JAN DROZG WORKING HIS WAY TOWARDS SLOVENIAN DREAM

 There are certain countries that are considered hockey powerhouses. Canada quickly comes to mind for most. So do Russia and the United States. Sweden is always a tough out in international play and Finland has been on a roll lately. Slovenia isn’t in that same pantheon.

Slovenia isn’t thought of as much of a hockey anything, really. In fact, a 2014 survey revealed less than 5% of Americans could even identify Slovenia on a map of Europe. But nestled south of Austria, east of Venice and west of Zagreb is where Penguins prospect Jan Drozg grew up and where he found his love for hockey.

Only three Slovenians have ever played in the NHL: Greg Kuznik, Jan Muršak and Anže Kopitar. Drozg is using the Prospects Showcase in Buffalo as a stepping stone as he tries to climb the ladder and become the fourth name on that list.

“I always looked up to the NHL stars,” he said. “And Anže Kopitar, he’s a very good player. He does a lot of things very well. It’s easy for a Slovenian like him to be a model.”

Drozg was taken by Pittsburgh as a bit of a surprise pick in the fifth round of this past NHL Entry Draft. Not many knew his name, but the Penguins’ European scouts that saw him play for the Leksands U18 junior program in Sweden knew he had a skillset they couldn’t pass up. Through two games in Buffalo at the Prospects Showcase, that offensive flair has been apparent. He’s created scoring chances, shown off some slick hands as well the the kind of straight-ahead speed that the Penguins organization has coveted in recent years.

That isn’t to say Drozg isn’t the perfect player yet. If he wants to become the fourth Slovenian to make it to the NHL, he’s already been made well aware of where he needs to improve.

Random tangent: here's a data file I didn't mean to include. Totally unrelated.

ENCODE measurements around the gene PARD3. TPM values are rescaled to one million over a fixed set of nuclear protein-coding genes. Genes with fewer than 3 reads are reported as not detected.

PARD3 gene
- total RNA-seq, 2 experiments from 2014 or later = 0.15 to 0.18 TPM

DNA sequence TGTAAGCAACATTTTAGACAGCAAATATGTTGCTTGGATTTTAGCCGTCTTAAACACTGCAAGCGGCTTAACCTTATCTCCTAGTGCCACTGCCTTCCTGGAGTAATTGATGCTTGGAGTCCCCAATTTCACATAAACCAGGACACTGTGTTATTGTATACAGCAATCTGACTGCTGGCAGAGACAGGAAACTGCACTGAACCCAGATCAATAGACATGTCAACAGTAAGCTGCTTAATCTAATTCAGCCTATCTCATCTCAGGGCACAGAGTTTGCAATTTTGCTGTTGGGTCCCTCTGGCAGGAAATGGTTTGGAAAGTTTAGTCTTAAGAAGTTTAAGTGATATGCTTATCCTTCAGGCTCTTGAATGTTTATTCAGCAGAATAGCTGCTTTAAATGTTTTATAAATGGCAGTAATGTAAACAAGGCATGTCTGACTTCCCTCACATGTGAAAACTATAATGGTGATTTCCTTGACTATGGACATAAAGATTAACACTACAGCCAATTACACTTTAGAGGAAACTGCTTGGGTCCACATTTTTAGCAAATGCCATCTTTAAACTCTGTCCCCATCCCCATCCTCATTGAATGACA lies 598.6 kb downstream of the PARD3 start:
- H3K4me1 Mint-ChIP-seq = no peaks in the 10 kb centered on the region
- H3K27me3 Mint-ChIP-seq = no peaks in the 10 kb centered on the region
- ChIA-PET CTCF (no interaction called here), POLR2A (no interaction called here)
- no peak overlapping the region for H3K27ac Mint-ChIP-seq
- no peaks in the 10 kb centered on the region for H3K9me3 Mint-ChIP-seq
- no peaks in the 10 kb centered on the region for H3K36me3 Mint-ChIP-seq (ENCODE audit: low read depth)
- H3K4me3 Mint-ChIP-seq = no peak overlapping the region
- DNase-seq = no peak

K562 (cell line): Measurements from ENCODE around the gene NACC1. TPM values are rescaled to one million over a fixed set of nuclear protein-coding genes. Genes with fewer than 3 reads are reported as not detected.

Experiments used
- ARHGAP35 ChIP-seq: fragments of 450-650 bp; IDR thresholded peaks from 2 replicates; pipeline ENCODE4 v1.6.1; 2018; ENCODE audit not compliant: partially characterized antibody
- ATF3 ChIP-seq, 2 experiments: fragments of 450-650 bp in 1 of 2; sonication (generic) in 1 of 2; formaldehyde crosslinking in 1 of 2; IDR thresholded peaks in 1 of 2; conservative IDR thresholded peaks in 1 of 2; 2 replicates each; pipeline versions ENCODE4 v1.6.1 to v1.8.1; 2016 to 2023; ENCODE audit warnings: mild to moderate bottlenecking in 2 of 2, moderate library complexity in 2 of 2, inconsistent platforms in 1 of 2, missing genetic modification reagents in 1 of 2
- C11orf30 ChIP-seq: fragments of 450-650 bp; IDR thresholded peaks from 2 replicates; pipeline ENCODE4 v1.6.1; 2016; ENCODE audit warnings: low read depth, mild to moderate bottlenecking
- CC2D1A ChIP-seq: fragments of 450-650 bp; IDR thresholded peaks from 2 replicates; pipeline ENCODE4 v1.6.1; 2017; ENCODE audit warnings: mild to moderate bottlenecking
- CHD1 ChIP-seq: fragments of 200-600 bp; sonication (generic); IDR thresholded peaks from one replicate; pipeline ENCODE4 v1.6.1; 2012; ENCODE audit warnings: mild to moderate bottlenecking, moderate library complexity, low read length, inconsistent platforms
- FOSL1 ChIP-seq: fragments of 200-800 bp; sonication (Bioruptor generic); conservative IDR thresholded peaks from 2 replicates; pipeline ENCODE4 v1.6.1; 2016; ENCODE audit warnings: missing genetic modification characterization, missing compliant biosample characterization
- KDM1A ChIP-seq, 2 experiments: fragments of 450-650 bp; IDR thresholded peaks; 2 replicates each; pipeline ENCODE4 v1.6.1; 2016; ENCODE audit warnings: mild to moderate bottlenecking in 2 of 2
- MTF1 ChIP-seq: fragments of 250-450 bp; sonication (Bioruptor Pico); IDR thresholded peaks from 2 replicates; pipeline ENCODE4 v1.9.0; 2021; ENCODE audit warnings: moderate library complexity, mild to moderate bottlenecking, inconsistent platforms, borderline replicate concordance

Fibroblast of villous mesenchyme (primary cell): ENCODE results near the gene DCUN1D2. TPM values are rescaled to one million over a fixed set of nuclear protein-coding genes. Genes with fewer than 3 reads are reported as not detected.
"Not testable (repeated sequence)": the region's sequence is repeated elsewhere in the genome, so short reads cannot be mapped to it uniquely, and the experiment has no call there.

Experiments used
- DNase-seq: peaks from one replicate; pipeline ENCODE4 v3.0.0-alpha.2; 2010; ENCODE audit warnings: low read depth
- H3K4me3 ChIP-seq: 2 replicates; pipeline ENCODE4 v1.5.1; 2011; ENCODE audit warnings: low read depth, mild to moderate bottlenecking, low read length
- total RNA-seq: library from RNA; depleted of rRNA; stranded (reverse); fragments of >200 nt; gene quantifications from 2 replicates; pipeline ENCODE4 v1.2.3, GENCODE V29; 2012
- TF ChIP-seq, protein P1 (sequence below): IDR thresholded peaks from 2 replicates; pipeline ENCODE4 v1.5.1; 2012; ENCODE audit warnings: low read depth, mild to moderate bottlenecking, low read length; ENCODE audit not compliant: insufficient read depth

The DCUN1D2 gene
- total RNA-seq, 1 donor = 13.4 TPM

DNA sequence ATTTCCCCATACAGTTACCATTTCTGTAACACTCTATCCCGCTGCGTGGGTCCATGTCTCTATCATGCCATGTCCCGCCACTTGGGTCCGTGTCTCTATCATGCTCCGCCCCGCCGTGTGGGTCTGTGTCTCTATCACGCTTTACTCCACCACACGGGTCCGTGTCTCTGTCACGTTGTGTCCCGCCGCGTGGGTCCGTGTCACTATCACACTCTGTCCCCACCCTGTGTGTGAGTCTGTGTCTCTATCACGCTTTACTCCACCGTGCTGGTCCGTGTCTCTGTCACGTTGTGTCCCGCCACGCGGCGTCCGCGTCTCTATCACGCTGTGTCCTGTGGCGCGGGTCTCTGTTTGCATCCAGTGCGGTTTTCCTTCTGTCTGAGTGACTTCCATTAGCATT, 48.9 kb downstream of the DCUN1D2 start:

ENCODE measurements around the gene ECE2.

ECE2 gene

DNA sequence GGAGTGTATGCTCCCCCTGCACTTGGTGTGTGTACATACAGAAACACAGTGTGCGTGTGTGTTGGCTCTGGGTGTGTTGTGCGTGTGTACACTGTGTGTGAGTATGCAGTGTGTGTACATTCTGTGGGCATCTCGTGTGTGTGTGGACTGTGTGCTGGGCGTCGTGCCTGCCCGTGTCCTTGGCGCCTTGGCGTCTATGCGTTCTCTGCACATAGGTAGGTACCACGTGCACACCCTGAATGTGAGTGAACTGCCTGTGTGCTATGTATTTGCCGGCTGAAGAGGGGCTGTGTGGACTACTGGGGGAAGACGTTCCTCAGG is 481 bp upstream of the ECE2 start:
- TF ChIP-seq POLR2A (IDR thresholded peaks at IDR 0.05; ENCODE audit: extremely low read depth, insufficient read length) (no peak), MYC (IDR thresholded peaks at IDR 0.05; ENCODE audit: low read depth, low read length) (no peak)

“I need to get stronger down low, in the corners,” he said. “That’s something the coaches have told me and I’m focused on it.”

The 18-year-old Drozg also recognizes the weight on his shoulders considering Slovenia’s history (or lack thereof) in the NHL and international hockey. He’s the first to admit that hockey doesn’t occupy the national consciousness very often. Frankly, it’s an afterthought compared to other popular European sports like soccer. But at a particular time of year, the country rallies around it’s hockey players.

“Slovenia is not much of a hockey country, but when it’s the Olympics, everyone is paying attention,” he said. “It would be great to play for my country at the Olympics, but that’s not something I’m thinking about now. That could be far away. I’m thinking about what I can do today.”

Today, his efforts are dialed in on improving so that he can make an impression of Penguins coaches and scouts and get himself in good graces for seasons down the line.

Drozg will not play for Wilkes-Barre/Scranton or Pittsburgh this season, although he will get the opportunity to acclimate himself to the North American game as a member of the Shawinigan Cataractes of the Québec Major Junior Hockey League. Beyond that, Drozg will have the Penguins and his country watching closely to see the steps he takes towards making the NHL.

 

OTHER NOTES:

• Coach Clark Donatelli has been very complimentary of Teddy Blueger’s skating throughout the week, an identified area of improvement after last season. More on this later in the week.

• The Penguins prospects’ last game of the 2017 Prospects Showcase will obstensibly also serve as the Final for the tournament. Both the Penguins and their Monday night opponent, the Buffalo Sabres, have the most points through two games, posting an identical 1-0-1 record. Whoever wins their showdown tonight will be Prospect Showcase Champions.